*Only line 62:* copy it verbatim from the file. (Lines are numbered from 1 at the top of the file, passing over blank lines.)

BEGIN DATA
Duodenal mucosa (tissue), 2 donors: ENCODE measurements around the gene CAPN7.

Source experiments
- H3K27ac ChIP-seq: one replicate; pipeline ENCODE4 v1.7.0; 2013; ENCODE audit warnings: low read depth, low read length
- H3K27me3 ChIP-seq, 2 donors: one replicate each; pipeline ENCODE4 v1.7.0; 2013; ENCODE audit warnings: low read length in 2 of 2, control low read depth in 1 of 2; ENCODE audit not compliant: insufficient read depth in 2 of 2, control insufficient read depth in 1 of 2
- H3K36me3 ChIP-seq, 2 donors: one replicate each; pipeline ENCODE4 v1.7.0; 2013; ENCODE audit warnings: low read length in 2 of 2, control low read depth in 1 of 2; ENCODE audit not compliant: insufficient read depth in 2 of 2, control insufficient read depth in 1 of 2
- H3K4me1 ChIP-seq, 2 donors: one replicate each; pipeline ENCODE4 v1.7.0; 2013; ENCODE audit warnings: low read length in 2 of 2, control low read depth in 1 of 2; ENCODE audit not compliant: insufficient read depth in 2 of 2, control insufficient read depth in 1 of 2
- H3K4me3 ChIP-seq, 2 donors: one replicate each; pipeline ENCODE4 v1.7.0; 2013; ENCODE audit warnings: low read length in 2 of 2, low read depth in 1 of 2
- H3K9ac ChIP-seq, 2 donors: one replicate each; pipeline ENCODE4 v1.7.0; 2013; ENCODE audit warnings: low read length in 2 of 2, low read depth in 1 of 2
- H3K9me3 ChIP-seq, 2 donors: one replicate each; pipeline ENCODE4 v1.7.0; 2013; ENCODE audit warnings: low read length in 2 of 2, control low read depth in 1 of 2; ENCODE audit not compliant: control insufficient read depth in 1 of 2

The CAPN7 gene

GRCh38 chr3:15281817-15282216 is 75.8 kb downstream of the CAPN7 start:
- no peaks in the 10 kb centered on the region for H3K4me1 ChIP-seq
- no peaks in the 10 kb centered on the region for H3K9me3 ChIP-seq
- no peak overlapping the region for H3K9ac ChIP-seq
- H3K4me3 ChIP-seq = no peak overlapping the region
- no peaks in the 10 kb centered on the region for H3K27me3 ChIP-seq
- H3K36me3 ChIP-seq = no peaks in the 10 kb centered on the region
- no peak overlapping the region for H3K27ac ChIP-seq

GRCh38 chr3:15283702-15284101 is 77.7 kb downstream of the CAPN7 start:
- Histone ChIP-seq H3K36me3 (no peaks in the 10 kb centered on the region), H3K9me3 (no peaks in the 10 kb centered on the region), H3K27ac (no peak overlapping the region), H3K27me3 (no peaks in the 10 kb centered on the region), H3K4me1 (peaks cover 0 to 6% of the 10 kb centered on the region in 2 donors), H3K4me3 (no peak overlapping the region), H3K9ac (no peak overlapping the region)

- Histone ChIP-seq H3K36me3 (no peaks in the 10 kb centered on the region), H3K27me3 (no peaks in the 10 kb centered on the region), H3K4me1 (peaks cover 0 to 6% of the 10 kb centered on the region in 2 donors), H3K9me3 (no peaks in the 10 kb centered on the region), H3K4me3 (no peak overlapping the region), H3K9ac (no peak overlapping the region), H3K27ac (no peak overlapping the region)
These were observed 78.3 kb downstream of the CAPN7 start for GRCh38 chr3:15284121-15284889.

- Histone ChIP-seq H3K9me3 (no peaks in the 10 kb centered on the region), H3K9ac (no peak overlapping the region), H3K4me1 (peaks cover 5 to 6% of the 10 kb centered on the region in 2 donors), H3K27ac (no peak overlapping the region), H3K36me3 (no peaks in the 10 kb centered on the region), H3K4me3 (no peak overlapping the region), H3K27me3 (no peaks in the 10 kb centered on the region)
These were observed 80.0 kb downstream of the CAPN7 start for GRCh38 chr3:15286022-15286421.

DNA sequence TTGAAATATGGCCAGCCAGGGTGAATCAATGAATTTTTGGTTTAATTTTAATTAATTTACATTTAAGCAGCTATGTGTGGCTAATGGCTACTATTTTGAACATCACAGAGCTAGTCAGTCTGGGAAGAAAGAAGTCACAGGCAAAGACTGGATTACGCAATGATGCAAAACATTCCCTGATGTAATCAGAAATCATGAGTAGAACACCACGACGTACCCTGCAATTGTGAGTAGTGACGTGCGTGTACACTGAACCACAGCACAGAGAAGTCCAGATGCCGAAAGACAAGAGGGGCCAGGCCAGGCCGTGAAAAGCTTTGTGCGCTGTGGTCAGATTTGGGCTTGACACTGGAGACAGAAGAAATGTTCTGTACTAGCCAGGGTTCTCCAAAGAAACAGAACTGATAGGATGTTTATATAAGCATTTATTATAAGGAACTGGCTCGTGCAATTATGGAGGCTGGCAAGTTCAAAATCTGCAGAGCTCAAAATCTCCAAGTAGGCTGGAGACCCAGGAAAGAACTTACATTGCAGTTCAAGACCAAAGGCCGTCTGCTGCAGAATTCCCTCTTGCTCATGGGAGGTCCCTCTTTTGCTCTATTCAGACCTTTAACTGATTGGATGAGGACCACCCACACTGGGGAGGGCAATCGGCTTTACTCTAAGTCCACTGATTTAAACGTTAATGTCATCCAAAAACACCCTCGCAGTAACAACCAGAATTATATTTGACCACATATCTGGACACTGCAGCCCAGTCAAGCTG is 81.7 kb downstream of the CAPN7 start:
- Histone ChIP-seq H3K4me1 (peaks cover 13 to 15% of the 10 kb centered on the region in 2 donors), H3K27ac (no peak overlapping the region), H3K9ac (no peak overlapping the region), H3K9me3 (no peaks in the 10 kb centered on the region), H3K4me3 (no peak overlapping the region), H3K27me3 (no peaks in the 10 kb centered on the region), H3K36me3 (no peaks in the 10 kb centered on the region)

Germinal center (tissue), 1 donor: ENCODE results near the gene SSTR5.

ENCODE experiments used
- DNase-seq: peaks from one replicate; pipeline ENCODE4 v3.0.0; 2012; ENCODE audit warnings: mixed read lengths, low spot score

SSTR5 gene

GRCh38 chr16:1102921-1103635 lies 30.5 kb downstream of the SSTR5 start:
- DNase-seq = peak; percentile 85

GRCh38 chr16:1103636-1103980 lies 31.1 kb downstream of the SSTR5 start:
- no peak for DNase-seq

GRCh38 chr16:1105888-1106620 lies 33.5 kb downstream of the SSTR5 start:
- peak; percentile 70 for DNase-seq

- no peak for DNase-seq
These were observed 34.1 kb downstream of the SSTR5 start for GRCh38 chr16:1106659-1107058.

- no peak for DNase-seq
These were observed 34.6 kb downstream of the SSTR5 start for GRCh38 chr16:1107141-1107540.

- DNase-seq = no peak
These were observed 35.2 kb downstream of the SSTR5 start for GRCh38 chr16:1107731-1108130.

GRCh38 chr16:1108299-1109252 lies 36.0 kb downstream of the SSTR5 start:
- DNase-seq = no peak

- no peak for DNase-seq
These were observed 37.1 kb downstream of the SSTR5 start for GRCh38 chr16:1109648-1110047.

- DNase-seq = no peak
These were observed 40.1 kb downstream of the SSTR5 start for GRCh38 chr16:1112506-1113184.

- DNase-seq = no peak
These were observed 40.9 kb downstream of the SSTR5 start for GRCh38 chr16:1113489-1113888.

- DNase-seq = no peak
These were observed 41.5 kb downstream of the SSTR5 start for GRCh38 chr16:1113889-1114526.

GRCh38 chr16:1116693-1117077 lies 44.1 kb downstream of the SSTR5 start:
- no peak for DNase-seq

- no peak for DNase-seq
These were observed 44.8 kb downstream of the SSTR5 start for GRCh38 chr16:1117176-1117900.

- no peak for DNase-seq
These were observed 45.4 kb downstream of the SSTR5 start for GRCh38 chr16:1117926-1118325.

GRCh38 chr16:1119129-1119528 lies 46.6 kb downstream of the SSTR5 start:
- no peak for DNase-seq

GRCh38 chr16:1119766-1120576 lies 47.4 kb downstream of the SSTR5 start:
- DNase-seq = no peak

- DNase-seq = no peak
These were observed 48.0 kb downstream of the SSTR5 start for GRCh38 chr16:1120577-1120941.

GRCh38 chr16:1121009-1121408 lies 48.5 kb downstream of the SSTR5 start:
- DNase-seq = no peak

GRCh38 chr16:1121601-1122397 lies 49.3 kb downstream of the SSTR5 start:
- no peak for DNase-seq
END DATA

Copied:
- DNase-seq = no peak